A Black Brant XII being launched from Wallops Flight Facility.
A Black Brant XII being launched from Wallops Flight Facility.

A sounding rocket or rocketsonde, sometimes called a research rocket or a suborbital rocket, is an instrument-carrying rocket designed to take measurements and perform scientific experiments during its sub-orbital flight. The rockets are used to launch instruments from 48 to 145 km (30 to 90 miles)[1] above the surface of the Earth, the altitude generally between weather balloons and satellites; the maximum altitude for balloons is about 40 km (25 miles) and the minimum for satellites is approximately 121 km (75 miles).[2] Certain sounding rockets have an apogee between 1,000 and 1,500 km (620 and 930 miles), such as the Black Brant X and XII, which is the maximum apogee of their class. Sounding rockets often use military surplus rocket motors.[3] NASA routinely flies the Terrier Mk 70 boosted Improved Orion, lifting 270–450-kg (600–1,000-pound) payloads into the exoatmospheric region between 97 and 201 km (60 and 125 miles).[4]

Etymology

The origin of the term comes from nautical vocabulary to sound, which is to throw a weighted line from a ship into the water to measure the water's depth. The term itself has its etymological roots in the Romance languages word for probe, of which there are nouns sonda and sonde and verbs like sondear which means "to do a survey or a poll". Sounding in the rocket context is equivalent to "taking a measurement".[3]

Design

Sample payloads for sounding rockets
Sample payloads for sounding rockets

The basic elements of a sounding rocket are a solid-fuel rocket motor and a science payload.[3] Larger, higher altitude rockets have two to three stages to increase efficiency and payload capability. The freefall part of the flight is an elliptic trajectory with vertical major axis allowing the payload to appear to hover near its apogee.[2] The average flight time is less than 30 minutes; usually between five and 20 minutes.[2] The rocket consumes its fuel on the first stage of the rising part of the flight, then separates and falls away, leaving the payload to complete the arc and return to the ground under a parachute.[3]

Advantages

Sounding rockets are advantageous for some research because of their low cost,[2] short lead time (sometimes less than six months)[3] and their ability to conduct research in areas inaccessible to either balloons or satellites. They are also used as test beds for equipment that will be used in more expensive and risky orbital spaceflight missions.[2] The smaller size of a sounding rocket also makes launching from temporary sites possible, allowing field studies at remote locations, and even in the middle of the ocean, if fired from a ship.[5]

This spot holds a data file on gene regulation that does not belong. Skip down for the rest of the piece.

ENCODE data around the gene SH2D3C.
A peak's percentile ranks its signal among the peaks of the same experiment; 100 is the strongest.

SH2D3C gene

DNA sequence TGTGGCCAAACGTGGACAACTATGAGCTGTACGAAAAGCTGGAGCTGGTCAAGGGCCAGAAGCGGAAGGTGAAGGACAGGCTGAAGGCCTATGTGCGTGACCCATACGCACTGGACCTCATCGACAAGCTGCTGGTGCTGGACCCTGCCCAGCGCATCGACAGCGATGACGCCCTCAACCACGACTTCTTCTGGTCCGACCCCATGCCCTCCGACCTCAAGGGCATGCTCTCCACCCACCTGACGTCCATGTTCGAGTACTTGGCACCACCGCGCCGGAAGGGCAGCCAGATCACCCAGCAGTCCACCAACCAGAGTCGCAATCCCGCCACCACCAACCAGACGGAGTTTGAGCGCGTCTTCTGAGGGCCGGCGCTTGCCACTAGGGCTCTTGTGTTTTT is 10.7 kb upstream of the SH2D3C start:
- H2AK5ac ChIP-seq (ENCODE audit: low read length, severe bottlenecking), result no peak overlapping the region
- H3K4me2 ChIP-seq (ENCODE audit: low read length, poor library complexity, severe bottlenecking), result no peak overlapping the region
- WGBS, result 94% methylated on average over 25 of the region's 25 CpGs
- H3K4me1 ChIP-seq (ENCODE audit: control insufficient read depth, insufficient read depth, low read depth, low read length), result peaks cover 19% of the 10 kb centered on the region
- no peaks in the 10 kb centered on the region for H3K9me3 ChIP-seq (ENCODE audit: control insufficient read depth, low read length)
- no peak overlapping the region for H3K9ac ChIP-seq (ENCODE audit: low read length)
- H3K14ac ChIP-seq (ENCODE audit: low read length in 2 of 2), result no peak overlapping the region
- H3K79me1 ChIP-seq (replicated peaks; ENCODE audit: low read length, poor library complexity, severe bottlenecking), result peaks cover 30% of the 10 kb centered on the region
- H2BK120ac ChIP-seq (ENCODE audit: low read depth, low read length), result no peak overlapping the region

Applications

Meteorology

Further information: Atmospheric sounding

A Loki-Dart (foreground) on display at the White Sands Missile Range rocket garden.
A Loki-Dart (foreground) on display at the White Sands Missile Range rocket garden.

Weather observations, up to an altitude of 75 km, are done with rocketsondes, a kind of sounding rocket for atmospheric observations that consists of a rocket and radiosonde. The sonde records data on temperature, moisture, wind speed and direction, wind shear, atmospheric pressure, and air density during the flight. Position data (altitude and latitude/longitude) may also be recorded.

Common meteorological rockets are the Loki and Super Loki, typically a 3.7 m tall and powered by a 10 cm diameter solid fuel rocket engine. The rocket engine separates at an altitude of 1500 m and the rest of the rocketsonde coasts to apogee (highest point). This can be set to an altitude of 20 km to 113 km.

Research

Sounding rockets are commonly used for:

Dual use

Due to the high military relevance of ballistic missile technology, there has always been a close relationship between sounding rockets and military missiles. It is a typical dual-use technology, which can be used for both civil and military purposes. During the Cold War, the Federal Republic of Germany cooperated on this topic with countries that had not signed the Non-Proliferation Treaty on Nuclear Weapons at that time, such as Brazil, Argentina and India. In the course of investigations by the German peace movement, this cooperation was revealed by a group of physicists in 1983.[7] The international discussion that was thus set in motion led to the development of the Missile Technology Control Regime (MTCR) at the level of G7 states. Since then, lists of technological equipment whose export is subject to strict controls have been drawn up within the MTCR framework.

Operators and programs

See also

References

  1. ^ nasa.gov NASA Sounding Rocket Program Handbook, June 2005, p. 1
  2. ^ a b c d e "NASA Sounding Rocket Program Overview". NASA Sounding Rocket Program. NASA. 24 July 2006. Retrieved 10 October 2006.
  3. ^ a b c d e Marconi, Elaine M. (12 April 2004). "What is a Sounding Rocket?". Research Aircraft. NASA. Retrieved 10 October 2006.
  4. ^ NASA Sounding Rocket Handbook
  5. ^ "General Description of Sounding Rockets". Johns Hopkins University Sounding Rocket Program. Retrieved 10 October 2006.
  6. ^ Payne, B.R.; Baird, J.L. (1976). "Remote Sensing of Earth Resources Sounding Rocket Capabilities". Canadian Journal of Remote Sensing. 2: 12–17. Bibcode:1976CaJRS...2...12P. doi:10.1080/07038992.1976.10854945.
  7. ^ Campbell, D. (5 August 1983). "Germany helps Brazil to nuclear supremacy" (PDF). New Statesman.
  8. ^ Serra, Jean-Jacques. "Skylark sounding rockets". Rockets in Europe. Retrieved 2021-05-20.
  9. ^ "ESRA". ESRA. Retrieved 2021-03-29.
  10. ^ Wade, Mark. "Titus". Astronautix. Retrieved 17 May 2020.